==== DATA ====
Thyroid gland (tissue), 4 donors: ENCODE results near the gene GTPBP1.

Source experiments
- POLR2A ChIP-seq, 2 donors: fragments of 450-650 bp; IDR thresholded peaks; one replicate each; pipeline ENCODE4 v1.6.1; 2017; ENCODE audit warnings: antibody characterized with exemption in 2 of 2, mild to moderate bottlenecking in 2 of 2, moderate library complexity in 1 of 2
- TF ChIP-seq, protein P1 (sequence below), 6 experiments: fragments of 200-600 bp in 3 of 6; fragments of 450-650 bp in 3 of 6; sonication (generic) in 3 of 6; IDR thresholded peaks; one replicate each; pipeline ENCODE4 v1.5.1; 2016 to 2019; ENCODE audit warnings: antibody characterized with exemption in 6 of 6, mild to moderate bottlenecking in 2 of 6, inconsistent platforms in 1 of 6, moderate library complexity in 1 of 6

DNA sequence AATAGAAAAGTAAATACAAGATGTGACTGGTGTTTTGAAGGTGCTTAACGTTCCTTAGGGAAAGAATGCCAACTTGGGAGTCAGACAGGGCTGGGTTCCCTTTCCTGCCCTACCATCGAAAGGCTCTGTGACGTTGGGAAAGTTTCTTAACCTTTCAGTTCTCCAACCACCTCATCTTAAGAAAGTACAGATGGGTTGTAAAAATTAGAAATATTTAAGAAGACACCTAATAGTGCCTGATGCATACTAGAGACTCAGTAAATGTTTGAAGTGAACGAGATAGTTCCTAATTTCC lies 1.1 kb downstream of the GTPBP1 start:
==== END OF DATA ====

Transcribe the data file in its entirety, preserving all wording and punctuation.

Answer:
Thyroid gland (tissue), 4 donors: ENCODE results near the gene GTPBP1.

Source experiments
- POLR2A ChIP-seq, 2 donors: fragments of 450-650 bp; IDR thresholded peaks; one replicate each; pipeline ENCODE4 v1.6.1; 2017; ENCODE audit warnings: antibody characterized with exemption in 2 of 2, mild to moderate bottlenecking in 2 of 2, moderate library complexity in 1 of 2
- TF ChIP-seq, protein P1 (sequence below), 6 experiments: fragments of 200-600 bp in 3 of 6; fragments of 450-650 bp in 3 of 6; sonication (generic) in 3 of 6; IDR thresholded peaks; one replicate each; pipeline ENCODE4 v1.5.1; 2016 to 2019; ENCODE audit warnings: antibody characterized with exemption in 6 of 6, mild to moderate bottlenecking in 2 of 6, inconsistent platforms in 1 of 6, moderate library complexity in 1 of 6

DNA sequence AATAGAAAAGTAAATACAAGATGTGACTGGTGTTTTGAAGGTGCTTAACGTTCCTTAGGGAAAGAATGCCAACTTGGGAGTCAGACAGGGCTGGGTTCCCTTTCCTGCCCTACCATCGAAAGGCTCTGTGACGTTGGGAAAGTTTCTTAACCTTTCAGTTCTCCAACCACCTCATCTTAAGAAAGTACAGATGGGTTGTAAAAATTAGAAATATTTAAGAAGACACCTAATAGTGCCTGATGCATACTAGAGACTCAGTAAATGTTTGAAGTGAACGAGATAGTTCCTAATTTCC lies 1.1 kb downstream of the GTPBP1 start: